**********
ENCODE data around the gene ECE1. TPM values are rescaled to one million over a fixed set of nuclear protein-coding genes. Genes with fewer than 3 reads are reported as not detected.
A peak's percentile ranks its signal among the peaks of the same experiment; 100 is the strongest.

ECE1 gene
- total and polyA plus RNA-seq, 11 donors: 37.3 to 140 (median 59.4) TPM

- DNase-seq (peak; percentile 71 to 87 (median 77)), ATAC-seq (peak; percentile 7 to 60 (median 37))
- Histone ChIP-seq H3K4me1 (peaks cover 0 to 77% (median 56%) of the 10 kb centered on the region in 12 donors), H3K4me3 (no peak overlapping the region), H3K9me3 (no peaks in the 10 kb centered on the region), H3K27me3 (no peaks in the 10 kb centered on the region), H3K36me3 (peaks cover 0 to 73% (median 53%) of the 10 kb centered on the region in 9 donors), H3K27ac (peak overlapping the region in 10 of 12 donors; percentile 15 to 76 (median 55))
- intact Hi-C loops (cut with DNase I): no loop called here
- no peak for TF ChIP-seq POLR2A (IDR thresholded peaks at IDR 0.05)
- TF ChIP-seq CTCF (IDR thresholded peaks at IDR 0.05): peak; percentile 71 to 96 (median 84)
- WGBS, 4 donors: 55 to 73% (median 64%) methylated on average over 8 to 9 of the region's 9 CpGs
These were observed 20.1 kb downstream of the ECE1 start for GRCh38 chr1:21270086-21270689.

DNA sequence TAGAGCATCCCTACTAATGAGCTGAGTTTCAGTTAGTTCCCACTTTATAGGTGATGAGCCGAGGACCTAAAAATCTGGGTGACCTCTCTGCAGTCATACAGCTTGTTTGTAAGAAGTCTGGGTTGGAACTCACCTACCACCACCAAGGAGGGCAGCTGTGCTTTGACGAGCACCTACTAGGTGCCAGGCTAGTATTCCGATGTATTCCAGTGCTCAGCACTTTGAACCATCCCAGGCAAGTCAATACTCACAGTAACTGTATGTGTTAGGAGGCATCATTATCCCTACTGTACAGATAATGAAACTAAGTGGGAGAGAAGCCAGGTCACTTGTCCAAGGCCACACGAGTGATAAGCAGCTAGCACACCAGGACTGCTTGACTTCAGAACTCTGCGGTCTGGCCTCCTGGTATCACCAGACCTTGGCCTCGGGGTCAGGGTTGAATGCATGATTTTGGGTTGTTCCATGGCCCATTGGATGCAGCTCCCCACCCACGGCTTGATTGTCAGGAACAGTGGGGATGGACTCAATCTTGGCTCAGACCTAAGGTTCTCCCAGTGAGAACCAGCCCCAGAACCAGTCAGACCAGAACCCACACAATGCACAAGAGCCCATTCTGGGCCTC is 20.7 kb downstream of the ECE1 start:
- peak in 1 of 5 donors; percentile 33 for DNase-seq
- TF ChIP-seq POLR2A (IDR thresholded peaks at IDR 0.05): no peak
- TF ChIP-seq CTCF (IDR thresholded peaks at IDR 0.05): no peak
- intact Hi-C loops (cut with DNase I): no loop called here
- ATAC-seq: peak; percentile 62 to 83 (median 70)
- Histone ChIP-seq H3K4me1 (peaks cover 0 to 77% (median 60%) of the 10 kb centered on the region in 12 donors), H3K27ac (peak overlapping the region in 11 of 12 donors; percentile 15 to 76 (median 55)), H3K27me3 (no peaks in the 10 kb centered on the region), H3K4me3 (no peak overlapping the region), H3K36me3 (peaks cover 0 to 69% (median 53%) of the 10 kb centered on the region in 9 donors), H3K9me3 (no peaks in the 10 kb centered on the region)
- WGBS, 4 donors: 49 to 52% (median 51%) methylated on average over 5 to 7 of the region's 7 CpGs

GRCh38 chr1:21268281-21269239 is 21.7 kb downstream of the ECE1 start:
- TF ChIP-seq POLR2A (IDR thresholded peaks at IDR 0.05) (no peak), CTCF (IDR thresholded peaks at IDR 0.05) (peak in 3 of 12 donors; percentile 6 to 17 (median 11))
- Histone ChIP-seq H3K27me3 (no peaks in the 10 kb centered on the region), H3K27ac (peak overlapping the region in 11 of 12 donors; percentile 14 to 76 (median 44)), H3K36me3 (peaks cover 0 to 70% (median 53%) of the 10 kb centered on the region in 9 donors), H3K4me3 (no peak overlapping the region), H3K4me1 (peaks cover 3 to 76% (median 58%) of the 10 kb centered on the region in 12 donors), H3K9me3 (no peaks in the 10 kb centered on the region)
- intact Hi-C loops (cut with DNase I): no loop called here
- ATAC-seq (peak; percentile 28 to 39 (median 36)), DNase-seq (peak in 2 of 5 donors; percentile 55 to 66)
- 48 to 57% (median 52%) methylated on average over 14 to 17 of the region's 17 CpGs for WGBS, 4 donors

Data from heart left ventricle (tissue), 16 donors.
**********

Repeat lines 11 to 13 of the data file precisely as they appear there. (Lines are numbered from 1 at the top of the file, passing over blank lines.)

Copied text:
These were observed 20.1 kb downstream of the ECE1 start for GRCh38 chr1:21270086-21270689.

DNA sequence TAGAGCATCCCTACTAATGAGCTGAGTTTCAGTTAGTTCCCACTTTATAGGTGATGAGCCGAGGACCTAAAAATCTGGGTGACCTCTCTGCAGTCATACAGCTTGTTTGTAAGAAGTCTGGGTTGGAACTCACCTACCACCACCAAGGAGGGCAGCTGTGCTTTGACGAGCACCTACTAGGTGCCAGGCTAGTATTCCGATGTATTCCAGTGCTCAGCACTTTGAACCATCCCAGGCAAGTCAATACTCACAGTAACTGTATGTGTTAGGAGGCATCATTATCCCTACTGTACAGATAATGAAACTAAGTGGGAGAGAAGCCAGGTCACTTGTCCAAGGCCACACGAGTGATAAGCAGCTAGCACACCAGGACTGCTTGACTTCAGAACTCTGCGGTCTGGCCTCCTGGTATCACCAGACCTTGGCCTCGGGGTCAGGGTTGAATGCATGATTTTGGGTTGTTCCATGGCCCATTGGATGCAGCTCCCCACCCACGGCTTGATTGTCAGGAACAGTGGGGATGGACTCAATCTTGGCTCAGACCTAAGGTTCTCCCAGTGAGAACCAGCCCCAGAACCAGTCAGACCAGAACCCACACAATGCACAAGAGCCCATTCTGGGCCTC is 20.7 kb downstream of the ECE1 start:
- peak in 1 of 5 donors; percentile 33 for DNase-seq